Fanning’s turn as rape victim sparks alarm
February 23, 1994: Hannah Dakota Fanning is born in Conyers, Georgia to Joy, a professional tennis player and Steve, a former professional ball player. (Rick Maiman / AP)
1999: After joining a neighborhood playhouse, Fannings stage work gets positive reviews from the parents of her fellow young actors. Hollywood begins to beckon. (Krista Woodley)
2001: The Fanning family moves to Los Angeles permanently and Fanning signs with a professional agency. After a year of slaving away as a nobody, she lands her breakthrough role in I Am Sam alongside Michelle Pfieffer and Sean Penn. Fannings star begins to shine. (Lorey Sebastian / New Line Cinema)
2004: Fanning delights audiences in Man on Fire with actor Denzel Washington, inspiring Roger Ebert to declare the actress is a pro at only 10 years old, and creates a heart-winning character.” (Kevin Winter / Getty Images)
Consider this your early-warning Sundance Film Festival controversy alert: Cute little Dakota Fanning plays a precocious child sex-abuse and rape victim in Full Moon Films’ upcoming “Hounddog.”
The issue: Fanning, who turns 13 next month, is reportedly depicted in the film nude or scantily clad during compromising scenes, and her face is shown in close-up during a rape scene.
Early reports of the film’s contents have stirred up a minor Internet storm over whether Fanning’s mother, Joy, and her agent, Cindy Osbrink, are exploiting the girl in hopes of an Oscar nomination. In a statement, writer-director Deborah Kampmeier urged critics to withhold judgment until seeing the film.
Child actors depicted in sexual roles is nothing new in Hollywood. Jena Malone portrayed a child rape victim in “Bastard Out of Carolina” (1996), pre-adolescent Brooke Shields’ virginity was auctioned off in Louis Malle’s “Pretty Baby” (1978) and Jodie Foster famously played a child prostitute in Martin Scorsese’s “Taxi Driver” (1976). All were younger than 15 at the time.
Such roles can vault a young actress from the category of “adorable” into being taking seriously as an artist, and Osbrink was quoted this summer as holding out hopes for an Oscar nomination - despite the subject matter, which the New York Daily News reported had scared off some investors during filming.
Fanning is already an experienced actress with more than 30 roles listed on the www.imdb.com web site, including roles in the slasher film “Hide and Seek” and the remake of “War of the Worlds” (both 2005), and as Fern in “Charlotte’s Web” (2006).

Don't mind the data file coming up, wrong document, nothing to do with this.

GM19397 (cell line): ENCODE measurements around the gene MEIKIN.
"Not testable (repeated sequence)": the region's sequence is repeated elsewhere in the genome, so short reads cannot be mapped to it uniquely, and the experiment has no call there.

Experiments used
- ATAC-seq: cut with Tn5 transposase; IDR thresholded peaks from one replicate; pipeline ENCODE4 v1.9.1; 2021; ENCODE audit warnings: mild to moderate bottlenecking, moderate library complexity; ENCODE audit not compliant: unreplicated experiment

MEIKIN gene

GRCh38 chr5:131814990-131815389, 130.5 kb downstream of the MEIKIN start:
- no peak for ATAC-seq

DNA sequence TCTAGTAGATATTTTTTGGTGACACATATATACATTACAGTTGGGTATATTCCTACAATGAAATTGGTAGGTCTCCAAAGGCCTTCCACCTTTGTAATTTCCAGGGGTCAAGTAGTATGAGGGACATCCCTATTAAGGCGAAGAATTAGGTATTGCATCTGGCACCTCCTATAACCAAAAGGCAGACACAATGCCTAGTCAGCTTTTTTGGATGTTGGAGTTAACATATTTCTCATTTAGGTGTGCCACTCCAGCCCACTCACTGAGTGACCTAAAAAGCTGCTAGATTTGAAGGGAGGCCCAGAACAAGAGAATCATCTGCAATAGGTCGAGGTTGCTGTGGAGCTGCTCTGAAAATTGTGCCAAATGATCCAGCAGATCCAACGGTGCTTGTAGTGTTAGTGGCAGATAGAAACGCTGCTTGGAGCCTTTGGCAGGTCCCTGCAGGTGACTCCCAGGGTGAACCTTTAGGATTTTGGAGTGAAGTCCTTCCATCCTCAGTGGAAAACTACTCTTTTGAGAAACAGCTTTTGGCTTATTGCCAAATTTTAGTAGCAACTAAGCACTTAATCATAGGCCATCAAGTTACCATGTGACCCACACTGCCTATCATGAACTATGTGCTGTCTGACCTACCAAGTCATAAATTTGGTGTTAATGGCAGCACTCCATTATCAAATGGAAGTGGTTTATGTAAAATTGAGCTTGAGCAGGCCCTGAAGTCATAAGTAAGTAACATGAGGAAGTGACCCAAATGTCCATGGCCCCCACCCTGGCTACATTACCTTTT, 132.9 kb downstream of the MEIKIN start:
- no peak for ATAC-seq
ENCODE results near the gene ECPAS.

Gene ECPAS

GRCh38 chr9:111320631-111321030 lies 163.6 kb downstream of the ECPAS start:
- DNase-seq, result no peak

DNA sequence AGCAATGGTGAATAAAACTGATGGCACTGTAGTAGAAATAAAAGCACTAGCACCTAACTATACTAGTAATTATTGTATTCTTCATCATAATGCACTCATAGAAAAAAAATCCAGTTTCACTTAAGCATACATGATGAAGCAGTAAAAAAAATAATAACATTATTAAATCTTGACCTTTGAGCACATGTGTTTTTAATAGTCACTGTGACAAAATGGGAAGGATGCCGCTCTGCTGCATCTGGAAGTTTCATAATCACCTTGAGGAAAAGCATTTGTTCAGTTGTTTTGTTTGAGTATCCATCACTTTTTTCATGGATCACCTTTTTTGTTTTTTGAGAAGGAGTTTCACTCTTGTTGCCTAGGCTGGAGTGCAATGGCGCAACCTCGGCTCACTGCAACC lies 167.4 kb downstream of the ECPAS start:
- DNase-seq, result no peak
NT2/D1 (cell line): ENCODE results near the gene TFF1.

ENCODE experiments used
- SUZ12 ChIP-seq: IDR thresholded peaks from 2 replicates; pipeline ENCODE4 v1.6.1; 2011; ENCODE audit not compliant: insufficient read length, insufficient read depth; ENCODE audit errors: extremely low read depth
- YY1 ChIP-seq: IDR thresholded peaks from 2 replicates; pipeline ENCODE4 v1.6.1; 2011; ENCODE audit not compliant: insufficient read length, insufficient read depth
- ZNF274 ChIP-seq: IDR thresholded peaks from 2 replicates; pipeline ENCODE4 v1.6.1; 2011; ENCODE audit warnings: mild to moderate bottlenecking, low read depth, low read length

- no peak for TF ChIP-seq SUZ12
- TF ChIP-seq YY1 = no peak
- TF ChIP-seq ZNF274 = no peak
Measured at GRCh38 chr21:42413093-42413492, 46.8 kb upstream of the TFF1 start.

One of those outraged is Ted Baehr of the Camarillo-based Christian Film & Television Commission.
Baehr, whose advocacy group also runs the movieguide.org website that ranks films based on Christian themes and family appeal, said he hasn’t seen the film but is calling on movie distributors to reject the film and report the filmmakers to legal authorities. The movie has the first of four Sundance screenings Jan. 22
“It’s pedophilia,” Baehr said in a telephone interview Wednesday. “There should be a sense of outrage about it.”
Baehr described the filmmakers as “politically correct moral degenerates” who “tolerate sexual promiscuity, including pedophilia.”
Kampmeier responded that it was the “height of hypocrisy for a man who bills himself as a film reviewer to pass judgment on movie he’s never seen. Mr. Baehr’s statements about ‘Hounddog,’ while repugnant, are also factually incorrect. It is a sad statement about his own morals that Mr. Baehr wants to censor films at all, much less films that tackle difficult but real life issues that need to be addressed. It is a slippery slope that every American should be afraid of.”
Representatives for the film also released a statement from Lynn Parrish, a spokeswoman for the Rape, Abuse and Incest National Network, who has seen the movie: “RAINN applauds the makers of ‘Hounddog’ for shedding light on the issue of sexual assault against our nation’s children, a problem we see every day. It is our hope that the national discussion created by the film will give a voice to young survivors everywhere, encouraging them to come forward despite the hurdles they face.”
The complete guide to home viewing
Get Screen Gab for weekly recommendations, analysis, interviews and irreverent discussion of the TV and streaming movies everyone’s talking about.
You may occasionally receive promotional content from the Los Angeles Times.